Live Review: Wallowing – Manchester

Live Review: Wallowing - AATMA, Manchester
9th May 2024
Support: Pist
Words: Dan Barnes

Another Thursday night and another new venue in Manchester’s North Quarter. It’s all a bit intentionally artsy round here, so it’s a wonder why I haven’t found myself much in this location before. You go off the main drag, up a side street, into a narrow alley and through an inconspicuous looking doorway. Up to the first floor and through another, equally non-descript door, and there you are.

I went up too many flights and almost found myself in a life drawing class. Now, I’m not adverse to tasteful nudity as long as the money is right, but I had a job to do so, grabbing my pants and making my excuses, I headed back downstairs.

The hall of AATMA is small and dimly lit, and very much the sort of venue you need to see the most Underground of bands play. The aged walls and solid ceiling supports look like they have a story to tell all of their own, so when local outfit, Pist, step up, plug in and crank out their hybrid of ripping metal with sludgy riffs, it’s as if the room was waiting for them all this time.

I’ve been watching Pist for many years now and they only seem to get better and better. There’s a wee microphone issue, but nothing an intervention from the teckie front of house bod can’t easily fix. Otherwise, it’s business as usual for the band, as they blast through their set of excoriating ferocity. Combining aggressive heavy metal with some blacker elements and mixing them in a bowl of Sludgecore, lends the Bury lads something of an indefinable sound.

They appear to have brought their very own fan club along, and there’s a nervy moment when they play a delicate intro and you can’t but worry they might have gone a bit neesh and be reaching for mainstream success with a power ballad. But – phew – it gets dirty and groovy quick, so that’s a bullet dodged. The set ends with Death to All from last year’s excellent The Bleak Unrest album and I’m reminded that not all great music needs costly productions to sell it to a crowd; sheer force of will and a passion for what you’re doing works just as well.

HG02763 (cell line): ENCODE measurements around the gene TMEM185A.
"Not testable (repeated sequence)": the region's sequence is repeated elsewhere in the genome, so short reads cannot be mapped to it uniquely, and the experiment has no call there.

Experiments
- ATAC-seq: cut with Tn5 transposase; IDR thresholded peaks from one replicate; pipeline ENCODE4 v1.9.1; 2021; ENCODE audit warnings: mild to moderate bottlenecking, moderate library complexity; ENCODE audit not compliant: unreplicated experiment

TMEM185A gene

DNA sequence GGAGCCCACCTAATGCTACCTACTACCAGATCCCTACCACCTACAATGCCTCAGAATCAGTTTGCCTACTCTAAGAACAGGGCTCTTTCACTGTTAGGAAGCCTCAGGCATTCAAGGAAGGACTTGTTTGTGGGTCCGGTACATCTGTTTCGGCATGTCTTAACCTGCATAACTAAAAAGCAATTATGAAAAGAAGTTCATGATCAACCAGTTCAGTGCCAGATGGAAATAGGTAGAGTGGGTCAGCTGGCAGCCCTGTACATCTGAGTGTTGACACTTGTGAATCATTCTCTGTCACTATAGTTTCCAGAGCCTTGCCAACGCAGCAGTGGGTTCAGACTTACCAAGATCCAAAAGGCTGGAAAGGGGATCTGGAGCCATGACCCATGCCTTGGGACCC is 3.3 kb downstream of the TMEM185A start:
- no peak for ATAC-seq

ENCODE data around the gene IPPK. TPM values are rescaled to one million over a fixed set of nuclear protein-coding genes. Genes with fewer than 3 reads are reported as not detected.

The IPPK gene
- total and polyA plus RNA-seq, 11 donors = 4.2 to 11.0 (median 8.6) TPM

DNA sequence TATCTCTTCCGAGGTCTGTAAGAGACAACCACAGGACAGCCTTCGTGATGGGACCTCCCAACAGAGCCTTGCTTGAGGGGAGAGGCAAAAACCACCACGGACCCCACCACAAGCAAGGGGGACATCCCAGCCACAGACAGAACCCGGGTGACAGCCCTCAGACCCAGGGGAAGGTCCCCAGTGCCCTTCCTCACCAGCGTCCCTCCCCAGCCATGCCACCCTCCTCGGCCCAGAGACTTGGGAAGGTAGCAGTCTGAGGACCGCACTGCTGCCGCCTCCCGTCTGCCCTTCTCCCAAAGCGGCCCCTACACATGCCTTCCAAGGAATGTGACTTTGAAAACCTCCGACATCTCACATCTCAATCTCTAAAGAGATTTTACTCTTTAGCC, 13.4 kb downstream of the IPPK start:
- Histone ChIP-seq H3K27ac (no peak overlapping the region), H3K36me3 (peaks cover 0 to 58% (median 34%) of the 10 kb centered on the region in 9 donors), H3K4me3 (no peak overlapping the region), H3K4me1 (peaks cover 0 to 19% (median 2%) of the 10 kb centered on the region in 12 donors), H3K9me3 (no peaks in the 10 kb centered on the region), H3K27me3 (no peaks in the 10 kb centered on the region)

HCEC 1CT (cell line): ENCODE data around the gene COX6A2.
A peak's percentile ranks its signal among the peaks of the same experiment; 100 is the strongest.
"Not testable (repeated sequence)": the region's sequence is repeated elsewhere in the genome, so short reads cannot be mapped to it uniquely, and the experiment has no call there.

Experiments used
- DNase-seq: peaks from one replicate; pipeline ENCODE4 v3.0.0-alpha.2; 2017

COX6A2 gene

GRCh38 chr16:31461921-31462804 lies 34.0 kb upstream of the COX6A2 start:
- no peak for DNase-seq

Wallowing‘s set up is a strange one: the front of the stage is dominated by a mixing desk, while the more traditional musical elements stand back in the shadows. The five-piece take the stage in hats and masks, making them appear to have just come from a bee-keeping convention. The stage is washed with green light and, periodically, a fog machine pumps out plumes of smoke, masking the performers even more.

Existing in liminal spaces between the genres of extreme music, the Brighton outfit effortless merge electronic noise with black metal, doom, death and sludge to create an unholy symphony. Duo vocalists, Zak Duffield and Mark Roberts stand behind their mixing desk, manipulating frequency and volume like a metal version of Daft Punk.

Blackened doom and drones fill to room and the profusion of fog further obscures the performers; ear-splitting, otherworldly walls of noise crash forth yet, from somewhere, there comes the fragment of musicality, among the onslaught can be found a classic rock progression and a shredding solo. One of the vocalist – Zak, I think – even ventures into the front of the crowd, leaving the dissonant cacophony behind him.

Such is the intensity of Wallowing’s performance that when it ends after around forty-five minutes it does so leaving all emotionally exhausted. There’re are few bands with this aesthetic, band who dig deep into the depths of their creativity and find the darkness there. Fewer still, those artist who would grasp what they find and drag it, kicking and screaming, into the light. Lovecraft did it; Wallowing seem to be following in his footsteps.

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